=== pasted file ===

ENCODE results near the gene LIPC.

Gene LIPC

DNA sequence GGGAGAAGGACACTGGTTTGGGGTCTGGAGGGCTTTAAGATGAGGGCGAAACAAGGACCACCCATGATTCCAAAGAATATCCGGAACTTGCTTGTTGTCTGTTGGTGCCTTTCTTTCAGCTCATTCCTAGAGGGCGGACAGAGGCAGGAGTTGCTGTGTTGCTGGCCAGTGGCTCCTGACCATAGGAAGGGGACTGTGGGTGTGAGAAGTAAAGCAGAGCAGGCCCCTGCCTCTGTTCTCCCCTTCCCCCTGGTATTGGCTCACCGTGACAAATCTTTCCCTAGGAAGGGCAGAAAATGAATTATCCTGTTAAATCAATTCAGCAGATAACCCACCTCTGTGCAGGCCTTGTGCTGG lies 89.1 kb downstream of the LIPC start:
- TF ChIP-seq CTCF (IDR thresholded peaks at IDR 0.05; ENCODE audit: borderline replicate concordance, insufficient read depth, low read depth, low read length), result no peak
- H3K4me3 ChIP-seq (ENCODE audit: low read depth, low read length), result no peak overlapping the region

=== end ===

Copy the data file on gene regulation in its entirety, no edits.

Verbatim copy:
ENCODE results near the gene LIPC.

Gene LIPC

DNA sequence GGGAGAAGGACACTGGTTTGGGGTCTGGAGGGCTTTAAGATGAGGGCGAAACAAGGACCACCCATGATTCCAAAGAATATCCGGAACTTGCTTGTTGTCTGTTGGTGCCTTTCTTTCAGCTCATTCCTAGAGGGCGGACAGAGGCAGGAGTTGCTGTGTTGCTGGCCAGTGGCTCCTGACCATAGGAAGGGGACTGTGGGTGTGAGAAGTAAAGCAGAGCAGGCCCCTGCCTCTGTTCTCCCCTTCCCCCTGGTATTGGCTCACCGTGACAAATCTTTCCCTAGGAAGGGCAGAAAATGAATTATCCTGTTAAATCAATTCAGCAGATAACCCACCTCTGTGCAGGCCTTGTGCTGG lies 89.1 kb downstream of the LIPC start:
- TF ChIP-seq CTCF (IDR thresholded peaks at IDR 0.05; ENCODE audit: borderline replicate concordance, insufficient read depth, low read depth, low read length), result no peak
- H3K4me3 ChIP-seq (ENCODE audit: low read depth, low read length), result no peak overlapping the region